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Statement by J. Alfred Broaddus, Jr., President, Federal Reserve Bank of Richmond, before the Committee on Banking, Housing, and Urban Affairs, U.S. Senate, March 10, 1993.

I am pleased to be here today to discuss economic activity in the Fifth Federal Reserve District--the region served by the Federal Reserve Bank of Richmond--and to describe my views on monetary policy. I will begin with some background information on the District economy. Subsequently, I will review some recent regional economic trends, summarize current economic conditions in the District, and conclude with a brief statement of my basic views on monetary policy.


The Fifth District includes Maryland, the District of Columbia, Virginia, North Carolina, South Carolina, and all but the northwestern spur of West Virginia. The Federal Reserve Bank of Richmond has branch offices in Baltimore and Charlotte, regional check processing centers in Charleston, West Virginia, and Columbia, South Carolina, and a special facility in Culpeper, Virginia.

The Fifth District is home for about 10 percent of the U.S. population. The District's fine transportation networks (including its three major seaports: Baltimore, Charleston, and Hampton Roads-Norfolk), favorable climate, and proximity to major domestic markets combine to make the region especially attractive to business. The District is headquarters for several major nonfinancial corporations and some of the nation's largest and most rapidly growing banking organizations. Collectively, the Fifth District ranks fourth among Federal Reserve Districts in terms of both the total assets and the market capitalization of its banking organizations. The District is also the location of thousands of farms and small businesses, many community banks, and an unusually large number of strong colleges and universities.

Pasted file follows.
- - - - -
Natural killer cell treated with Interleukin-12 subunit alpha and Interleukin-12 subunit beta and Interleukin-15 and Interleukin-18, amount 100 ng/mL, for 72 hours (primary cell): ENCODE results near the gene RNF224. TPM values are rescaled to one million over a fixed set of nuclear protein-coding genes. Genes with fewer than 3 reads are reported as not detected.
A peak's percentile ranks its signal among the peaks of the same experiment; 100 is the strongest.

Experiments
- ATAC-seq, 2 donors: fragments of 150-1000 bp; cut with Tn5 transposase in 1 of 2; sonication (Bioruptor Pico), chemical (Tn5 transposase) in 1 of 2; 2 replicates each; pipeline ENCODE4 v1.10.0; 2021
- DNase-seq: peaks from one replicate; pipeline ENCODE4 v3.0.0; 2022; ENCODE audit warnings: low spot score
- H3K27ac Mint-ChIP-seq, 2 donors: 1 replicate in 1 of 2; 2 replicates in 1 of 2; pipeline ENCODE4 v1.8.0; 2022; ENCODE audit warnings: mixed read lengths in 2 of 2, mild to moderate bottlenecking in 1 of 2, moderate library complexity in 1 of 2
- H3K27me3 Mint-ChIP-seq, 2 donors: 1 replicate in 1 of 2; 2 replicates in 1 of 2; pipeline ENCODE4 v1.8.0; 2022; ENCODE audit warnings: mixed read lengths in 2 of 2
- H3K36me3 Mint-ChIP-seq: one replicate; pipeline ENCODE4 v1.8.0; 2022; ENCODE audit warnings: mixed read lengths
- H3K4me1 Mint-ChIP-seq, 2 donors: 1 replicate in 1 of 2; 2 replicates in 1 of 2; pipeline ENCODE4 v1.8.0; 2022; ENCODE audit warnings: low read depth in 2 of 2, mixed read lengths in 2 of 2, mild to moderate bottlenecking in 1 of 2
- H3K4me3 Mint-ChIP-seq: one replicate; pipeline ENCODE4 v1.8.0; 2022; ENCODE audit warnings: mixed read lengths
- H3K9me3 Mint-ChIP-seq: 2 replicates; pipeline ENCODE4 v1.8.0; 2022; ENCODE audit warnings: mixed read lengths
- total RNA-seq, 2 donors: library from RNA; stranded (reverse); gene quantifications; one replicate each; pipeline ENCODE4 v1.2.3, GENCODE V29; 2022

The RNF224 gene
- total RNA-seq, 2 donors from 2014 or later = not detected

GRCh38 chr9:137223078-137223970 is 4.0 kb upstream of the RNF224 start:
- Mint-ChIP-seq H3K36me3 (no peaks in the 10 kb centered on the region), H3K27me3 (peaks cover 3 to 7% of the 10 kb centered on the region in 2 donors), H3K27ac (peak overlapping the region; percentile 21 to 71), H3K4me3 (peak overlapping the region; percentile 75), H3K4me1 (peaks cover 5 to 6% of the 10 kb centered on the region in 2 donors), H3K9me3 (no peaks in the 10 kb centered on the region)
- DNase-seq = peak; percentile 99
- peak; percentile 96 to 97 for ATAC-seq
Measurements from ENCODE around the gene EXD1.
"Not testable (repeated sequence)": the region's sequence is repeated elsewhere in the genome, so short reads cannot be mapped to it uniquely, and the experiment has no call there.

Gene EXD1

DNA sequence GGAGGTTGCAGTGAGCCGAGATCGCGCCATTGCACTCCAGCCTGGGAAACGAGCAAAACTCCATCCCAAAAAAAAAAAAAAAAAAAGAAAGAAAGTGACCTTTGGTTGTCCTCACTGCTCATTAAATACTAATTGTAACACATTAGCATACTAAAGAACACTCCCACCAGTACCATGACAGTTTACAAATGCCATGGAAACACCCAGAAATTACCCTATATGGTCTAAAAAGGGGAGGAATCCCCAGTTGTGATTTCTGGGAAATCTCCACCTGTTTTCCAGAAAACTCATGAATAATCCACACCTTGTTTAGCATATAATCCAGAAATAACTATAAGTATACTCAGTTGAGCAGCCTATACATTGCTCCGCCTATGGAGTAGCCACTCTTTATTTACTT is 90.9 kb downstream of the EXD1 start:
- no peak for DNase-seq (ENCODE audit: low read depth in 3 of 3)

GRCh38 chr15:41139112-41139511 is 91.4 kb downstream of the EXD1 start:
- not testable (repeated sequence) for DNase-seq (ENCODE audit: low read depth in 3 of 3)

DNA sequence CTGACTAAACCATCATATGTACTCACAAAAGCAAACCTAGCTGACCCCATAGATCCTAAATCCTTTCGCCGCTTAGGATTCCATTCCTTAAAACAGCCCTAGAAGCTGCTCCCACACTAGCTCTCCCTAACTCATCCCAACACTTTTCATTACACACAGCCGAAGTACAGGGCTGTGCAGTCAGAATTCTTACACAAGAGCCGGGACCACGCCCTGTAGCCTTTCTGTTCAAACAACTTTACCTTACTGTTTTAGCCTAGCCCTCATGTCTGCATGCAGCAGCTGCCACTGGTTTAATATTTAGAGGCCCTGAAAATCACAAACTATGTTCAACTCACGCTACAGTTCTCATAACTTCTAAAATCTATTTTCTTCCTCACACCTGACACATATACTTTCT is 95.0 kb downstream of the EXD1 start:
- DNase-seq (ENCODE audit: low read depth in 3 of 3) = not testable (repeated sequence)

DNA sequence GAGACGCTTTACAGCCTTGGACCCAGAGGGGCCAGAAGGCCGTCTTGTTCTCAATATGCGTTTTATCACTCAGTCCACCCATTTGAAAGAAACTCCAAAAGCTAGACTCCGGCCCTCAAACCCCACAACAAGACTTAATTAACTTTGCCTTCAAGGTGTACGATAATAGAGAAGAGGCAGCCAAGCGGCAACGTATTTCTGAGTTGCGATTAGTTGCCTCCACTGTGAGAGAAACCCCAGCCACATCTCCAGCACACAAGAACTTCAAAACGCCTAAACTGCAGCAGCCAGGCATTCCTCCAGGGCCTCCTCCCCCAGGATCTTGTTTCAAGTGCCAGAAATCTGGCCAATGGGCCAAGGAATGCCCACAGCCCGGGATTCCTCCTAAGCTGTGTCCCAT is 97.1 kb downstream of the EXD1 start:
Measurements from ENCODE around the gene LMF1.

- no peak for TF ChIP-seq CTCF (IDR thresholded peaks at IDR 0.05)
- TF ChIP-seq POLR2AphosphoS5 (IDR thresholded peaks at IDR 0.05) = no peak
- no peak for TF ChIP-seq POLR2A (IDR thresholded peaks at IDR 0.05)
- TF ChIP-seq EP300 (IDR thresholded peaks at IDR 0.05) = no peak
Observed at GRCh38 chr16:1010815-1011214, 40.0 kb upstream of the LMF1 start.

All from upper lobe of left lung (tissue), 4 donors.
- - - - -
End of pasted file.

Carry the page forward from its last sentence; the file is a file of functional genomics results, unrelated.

Our Bank has identified three distinct regional economies in the District. One includes south central Virginia, North Carolina, and South Carolina and is characterized by substantial manufacturing activity. North Carolina leads the nation in the proportion of payroll employment in manufacturing, and South Carolina is close behind. Textiles heads the list in value of output among the manufacturing industries in this region. The area's strong manufacturing base also includes such other industries as chemicals, machinery, electronic equipment, tobacco products, and furniture.

The second regional economy consists of Maryland, most of Virginia, and the District of Columbia. This region is heavily dependent on federal government activity, especially defense purchases. Employment stemming from federal nondefense purchases is also important in this area, as is federal government employment of civilian and military personnel.